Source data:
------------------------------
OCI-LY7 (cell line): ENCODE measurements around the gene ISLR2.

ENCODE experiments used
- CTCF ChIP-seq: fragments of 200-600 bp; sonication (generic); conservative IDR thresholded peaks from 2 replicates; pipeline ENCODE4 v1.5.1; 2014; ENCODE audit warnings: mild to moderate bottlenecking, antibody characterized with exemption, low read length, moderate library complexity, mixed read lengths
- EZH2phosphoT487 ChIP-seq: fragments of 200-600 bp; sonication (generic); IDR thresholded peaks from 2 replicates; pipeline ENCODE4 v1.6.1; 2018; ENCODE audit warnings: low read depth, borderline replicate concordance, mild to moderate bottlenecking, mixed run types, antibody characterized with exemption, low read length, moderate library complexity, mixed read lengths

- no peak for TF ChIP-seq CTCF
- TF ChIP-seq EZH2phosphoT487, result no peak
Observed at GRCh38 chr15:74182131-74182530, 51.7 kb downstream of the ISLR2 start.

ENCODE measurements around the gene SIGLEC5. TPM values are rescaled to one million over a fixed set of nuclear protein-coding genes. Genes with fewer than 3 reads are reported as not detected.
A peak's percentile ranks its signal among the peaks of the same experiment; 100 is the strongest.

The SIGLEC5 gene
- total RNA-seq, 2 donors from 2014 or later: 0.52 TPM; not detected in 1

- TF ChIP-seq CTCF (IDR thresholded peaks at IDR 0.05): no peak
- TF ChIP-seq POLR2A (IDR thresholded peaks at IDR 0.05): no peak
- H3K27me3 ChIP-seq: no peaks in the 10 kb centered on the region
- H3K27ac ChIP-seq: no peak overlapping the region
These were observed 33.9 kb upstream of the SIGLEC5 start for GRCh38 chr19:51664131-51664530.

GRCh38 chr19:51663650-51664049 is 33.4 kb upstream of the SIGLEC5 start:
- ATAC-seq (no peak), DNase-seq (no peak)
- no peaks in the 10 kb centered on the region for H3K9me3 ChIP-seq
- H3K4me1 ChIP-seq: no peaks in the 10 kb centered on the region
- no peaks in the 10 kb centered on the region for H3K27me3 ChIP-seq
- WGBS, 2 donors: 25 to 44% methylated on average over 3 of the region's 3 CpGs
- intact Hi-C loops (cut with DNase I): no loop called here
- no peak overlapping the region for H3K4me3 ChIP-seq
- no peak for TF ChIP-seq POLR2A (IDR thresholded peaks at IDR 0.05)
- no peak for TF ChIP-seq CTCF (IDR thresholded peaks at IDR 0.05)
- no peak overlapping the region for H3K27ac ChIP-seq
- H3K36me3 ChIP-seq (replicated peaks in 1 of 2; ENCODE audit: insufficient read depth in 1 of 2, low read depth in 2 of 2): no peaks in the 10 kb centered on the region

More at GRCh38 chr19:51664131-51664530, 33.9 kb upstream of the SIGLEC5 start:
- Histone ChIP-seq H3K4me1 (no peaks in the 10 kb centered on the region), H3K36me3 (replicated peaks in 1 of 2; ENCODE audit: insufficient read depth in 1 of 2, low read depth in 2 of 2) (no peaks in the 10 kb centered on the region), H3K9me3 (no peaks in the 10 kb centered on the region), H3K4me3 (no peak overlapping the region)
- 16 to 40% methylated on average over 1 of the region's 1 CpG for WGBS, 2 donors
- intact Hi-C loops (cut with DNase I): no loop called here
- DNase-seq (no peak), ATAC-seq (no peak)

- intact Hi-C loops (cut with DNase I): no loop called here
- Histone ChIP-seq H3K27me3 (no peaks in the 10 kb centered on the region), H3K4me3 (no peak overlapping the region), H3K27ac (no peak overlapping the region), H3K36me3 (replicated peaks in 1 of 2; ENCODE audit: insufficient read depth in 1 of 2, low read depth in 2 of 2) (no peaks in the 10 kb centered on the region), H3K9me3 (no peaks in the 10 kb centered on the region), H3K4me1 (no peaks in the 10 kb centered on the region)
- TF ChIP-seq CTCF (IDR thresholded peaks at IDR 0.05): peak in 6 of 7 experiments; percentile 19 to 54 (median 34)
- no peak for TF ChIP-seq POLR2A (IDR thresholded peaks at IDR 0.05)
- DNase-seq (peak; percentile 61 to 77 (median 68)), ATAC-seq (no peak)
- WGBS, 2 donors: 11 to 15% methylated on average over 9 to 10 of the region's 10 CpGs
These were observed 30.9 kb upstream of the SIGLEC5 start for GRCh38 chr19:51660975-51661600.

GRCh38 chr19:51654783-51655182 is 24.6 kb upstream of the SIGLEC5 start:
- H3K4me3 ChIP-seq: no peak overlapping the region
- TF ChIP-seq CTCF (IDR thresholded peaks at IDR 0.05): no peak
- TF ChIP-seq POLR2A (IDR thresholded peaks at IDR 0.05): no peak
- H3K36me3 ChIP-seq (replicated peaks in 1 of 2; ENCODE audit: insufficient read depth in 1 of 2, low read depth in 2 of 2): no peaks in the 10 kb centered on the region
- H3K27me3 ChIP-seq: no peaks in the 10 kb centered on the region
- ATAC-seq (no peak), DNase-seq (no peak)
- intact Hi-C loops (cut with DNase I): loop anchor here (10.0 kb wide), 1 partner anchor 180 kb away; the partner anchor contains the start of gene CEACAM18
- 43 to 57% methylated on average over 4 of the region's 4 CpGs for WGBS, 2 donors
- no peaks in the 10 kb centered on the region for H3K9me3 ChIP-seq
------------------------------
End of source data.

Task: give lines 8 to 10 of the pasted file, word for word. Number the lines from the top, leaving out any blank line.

ENCODE measurements around the gene SIGLEC5. TPM values are rescaled to one million over a fixed set of nuclear protein-coding genes. Genes with fewer than 3 reads are reported as not detected.
A peak's percentile ranks its signal among the peaks of the same experiment; 100 is the strongest.

The SIGLEC5 gene